The top secret diary of davina dupree (page 3)

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‘Why are you art teachers if you think the art we do is codswallop?’ I sounded braver than I felt. Croaka opened her mouth to bawl something back at me, but Pike, who’d been signalling desperately to her co-teacher, cleared her throat.

‘Ahem. We love art actually, Miss Croaka was just joking with you.’ She trilled in her baby like voice. ‘In fact I can’t wait to hang your masterpieces in the National Gallery of Art and Design. It will be such a proud moment, the result of all our hard work as teachers this term.’

‘So you two put up all our work in the gallery, do you?’ Arabella asked, sounding very interested.

‘Yes, just the two of us.’ Pike said. ‘Such a thrilling moment. Mrs Fairchild told us that after the gallery staff leave on the evening of the 15thOctober, it’ll just be us two left there to concentrate on getting the display ready for the following day. I honestly can’t wait for that. What a position of responsibility, to be left on our own in the National Gallery.’ Her eyes had developed a crafty fox like shine to them.

‘Eureka.’ I whispered. Arabella turned and nodded at me. She had obviously had the same thought too.

Pike and Croaka wanted to be left alone in the National Gallery of Art and Design and that could only mean one thing. THEY WERE ART THIEVES.

So now I’m feeling prettydepressed.comabout the whole situation. How are two ten year olds supposed to single handedly stop a massive crime when not even their headmistress or the police believe it’s even happening? I’m starting to worry that we’renotgoing to be able to stop Pike and Croaka and that theywillrob the National Gallery of Art and Design while Katie and Harriet starve to DEATH in that awful bunker!

I have to go now, Diary, because I’m meeting Melody and Hannah in the swimming pool for a water sliding competition, but my goodness I have a lot to think about.

Friday, 20thSeptember

Sorry Diary,

Can’t write much today as I’m tidying and cleaning our room. Carrie arrives tomorrow morning and I want everything to look extra amazing for her.Feelingnervous.comas I’m hoping she’ll believe everything we tell her about Pike and Croaka…

Saturday, 21stSeptember

I’m so happy, Diary!

Carrie has just left. I literally threw myself on her as soon as she’d got out of her taxi and gave her the most ENORMOUS bear hug and she gave me one back. Arabella just stood there grinning. She got on really well with Carrie, who said she approves of my choice of friend.

Had a WONDERFUL time showing Carrie around the school. We giggled so much at all her, “Oh my’s” and “Well, really’s”, as we showed her the runway, the hanging garden, the stables and the swimming pool with waterslides. She tutted when she saw the giant flat screen TV on our bedroom wall, but her eyes were smiling at me.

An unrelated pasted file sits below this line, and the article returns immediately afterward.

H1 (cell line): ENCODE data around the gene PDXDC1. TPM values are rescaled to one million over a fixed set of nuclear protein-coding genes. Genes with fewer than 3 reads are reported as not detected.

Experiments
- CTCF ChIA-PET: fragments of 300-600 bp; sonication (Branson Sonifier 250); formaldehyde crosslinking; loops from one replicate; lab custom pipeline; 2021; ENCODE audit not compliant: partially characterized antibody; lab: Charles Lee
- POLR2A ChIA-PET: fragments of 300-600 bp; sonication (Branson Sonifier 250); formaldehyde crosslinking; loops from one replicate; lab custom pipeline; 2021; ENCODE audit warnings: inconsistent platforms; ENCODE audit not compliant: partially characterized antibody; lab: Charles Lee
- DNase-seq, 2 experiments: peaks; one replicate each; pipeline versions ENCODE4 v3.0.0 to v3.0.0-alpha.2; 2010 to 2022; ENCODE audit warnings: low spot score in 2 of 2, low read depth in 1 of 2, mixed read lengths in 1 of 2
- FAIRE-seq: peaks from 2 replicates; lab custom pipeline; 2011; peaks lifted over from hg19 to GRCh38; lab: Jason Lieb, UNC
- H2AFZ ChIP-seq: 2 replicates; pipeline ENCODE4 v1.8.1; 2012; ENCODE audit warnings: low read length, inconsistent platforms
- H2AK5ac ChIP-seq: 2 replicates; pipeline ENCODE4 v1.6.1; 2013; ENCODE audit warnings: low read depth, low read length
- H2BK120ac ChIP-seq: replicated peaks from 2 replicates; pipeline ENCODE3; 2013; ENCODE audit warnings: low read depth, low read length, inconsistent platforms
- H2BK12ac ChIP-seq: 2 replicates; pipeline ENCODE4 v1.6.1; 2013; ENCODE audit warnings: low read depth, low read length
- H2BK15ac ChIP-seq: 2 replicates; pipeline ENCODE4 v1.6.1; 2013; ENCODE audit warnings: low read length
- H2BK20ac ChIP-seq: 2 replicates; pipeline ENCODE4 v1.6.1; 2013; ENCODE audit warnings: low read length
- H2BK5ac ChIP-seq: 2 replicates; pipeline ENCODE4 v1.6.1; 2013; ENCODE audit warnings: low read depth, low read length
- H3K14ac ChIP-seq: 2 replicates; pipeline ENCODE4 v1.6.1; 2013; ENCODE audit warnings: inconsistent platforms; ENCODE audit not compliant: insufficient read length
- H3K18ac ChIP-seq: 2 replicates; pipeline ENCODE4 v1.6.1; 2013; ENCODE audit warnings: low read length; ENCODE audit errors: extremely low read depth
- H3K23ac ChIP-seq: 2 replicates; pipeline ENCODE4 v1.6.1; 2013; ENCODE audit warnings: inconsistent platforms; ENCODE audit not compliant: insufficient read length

We took her for tea and scones in our chandelier lit dining room, (which she declared to be “very posh”) and while we were eating the cherry scones with piles of whipped cream and strawberry jam, Arabella and I told Carrie all about Pike, Croaka, Katie and Harriet.

‘Now, you’re not pulling my leg are you, girls?’ Carrie asked sternly when we’d finished, looking me straight in the eye.

‘No Carrie,’ I said, deadly serious. ‘I promise, everything we’ve told you is the total truth.’

She stared at me for half a minute more, then said, ‘I believe you. You’re telling the truth, I can see it in your eyes. Anyway, you always were a lousy liar, young Davina, and that’s not a bad quality to have.’

Arabella and I grinned at each other. Phew! At last, a grown-up who was taking our emergency seriously.

‘Pike and Croaka,’ Carrie said as she piled jam on another scone. ‘Now why do those names sound familiar?’ She stared in to the distance, thinking while she was chewing. ‘No,’ she said after devouring the whole scone and licking her lips. ‘It’s no good, my memory’s not as quick as it used to be. It might come back to me later.’

‘What shall we do about poor Katie and Harriet, Carrie?’ I asked, sipping my Darjeeling tea. ‘We can’t just leave them stuck in that dirty old bunker – after all, Harriet is seriously ill - but the police don’t believe us.’

‘What’s wrong with Harriet?’ Carrie asked.

‘We’re not sure,’ Arabella said. ‘Pike and Croaka arrived before Katie could tell us.’

‘Hmm,’ Carrie said. ‘I don’t suppose there’s any point in me going straight to the police and telling them everything. They’ll probably just think I’m a batty old lady who’s off my rocker - if they didn’t believe you there’s no reason they’ll believe me.’ She thought for a moment, and then said, ‘Right. I’ll tell you what we’ll do. Do you remember my friend, Hugh Broderick, Davina?’

‘I think so,’ I replied, the memory of an old man with white tufty eyebrows and a kind smile coming in to my head.